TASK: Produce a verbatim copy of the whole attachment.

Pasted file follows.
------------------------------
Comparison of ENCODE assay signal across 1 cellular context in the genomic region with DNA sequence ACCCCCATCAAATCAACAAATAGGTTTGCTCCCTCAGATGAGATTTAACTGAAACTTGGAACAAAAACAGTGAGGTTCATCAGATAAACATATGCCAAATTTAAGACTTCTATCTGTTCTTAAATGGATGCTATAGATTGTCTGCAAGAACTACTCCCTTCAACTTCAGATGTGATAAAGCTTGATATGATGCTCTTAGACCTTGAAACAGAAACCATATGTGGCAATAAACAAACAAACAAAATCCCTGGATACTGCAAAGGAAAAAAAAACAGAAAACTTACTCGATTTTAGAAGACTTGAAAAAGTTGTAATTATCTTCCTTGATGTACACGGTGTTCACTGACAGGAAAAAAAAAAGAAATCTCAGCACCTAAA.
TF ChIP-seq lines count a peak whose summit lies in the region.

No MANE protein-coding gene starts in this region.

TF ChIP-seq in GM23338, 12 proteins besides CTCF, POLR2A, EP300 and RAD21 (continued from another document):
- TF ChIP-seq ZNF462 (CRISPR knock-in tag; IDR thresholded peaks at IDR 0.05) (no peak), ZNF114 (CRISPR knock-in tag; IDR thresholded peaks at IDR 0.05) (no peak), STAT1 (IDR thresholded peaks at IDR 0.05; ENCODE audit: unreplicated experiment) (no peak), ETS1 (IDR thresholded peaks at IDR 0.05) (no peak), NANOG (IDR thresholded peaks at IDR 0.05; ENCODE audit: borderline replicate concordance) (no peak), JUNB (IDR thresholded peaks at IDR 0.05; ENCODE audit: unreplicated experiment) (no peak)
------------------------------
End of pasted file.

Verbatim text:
Comparison of ENCODE assay signal across 1 cellular context in the genomic region with DNA sequence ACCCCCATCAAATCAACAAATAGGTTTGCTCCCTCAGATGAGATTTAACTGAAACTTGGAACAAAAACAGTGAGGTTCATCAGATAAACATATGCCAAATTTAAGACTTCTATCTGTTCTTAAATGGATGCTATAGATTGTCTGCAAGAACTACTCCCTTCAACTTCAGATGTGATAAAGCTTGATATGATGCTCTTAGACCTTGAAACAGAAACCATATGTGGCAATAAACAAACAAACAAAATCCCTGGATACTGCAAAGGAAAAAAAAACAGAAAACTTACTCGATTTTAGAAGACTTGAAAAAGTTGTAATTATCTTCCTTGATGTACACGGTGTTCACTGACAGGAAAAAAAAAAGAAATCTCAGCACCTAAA.
TF ChIP-seq lines count a peak whose summit lies in the region.

No MANE protein-coding gene starts in this region.

TF ChIP-seq in GM23338, 12 proteins besides CTCF, POLR2A, EP300 and RAD21 (continued from another document):
- TF ChIP-seq ZNF462 (CRISPR knock-in tag; IDR thresholded peaks at IDR 0.05) (no peak), ZNF114 (CRISPR knock-in tag; IDR thresholded peaks at IDR 0.05) (no peak), STAT1 (IDR thresholded peaks at IDR 0.05; ENCODE audit: unreplicated experiment) (no peak), ETS1 (IDR thresholded peaks at IDR 0.05) (no peak), NANOG (IDR thresholded peaks at IDR 0.05; ENCODE audit: borderline replicate concordance) (no peak), JUNB (IDR thresholded peaks at IDR 0.05; ENCODE audit: unreplicated experiment) (no peak)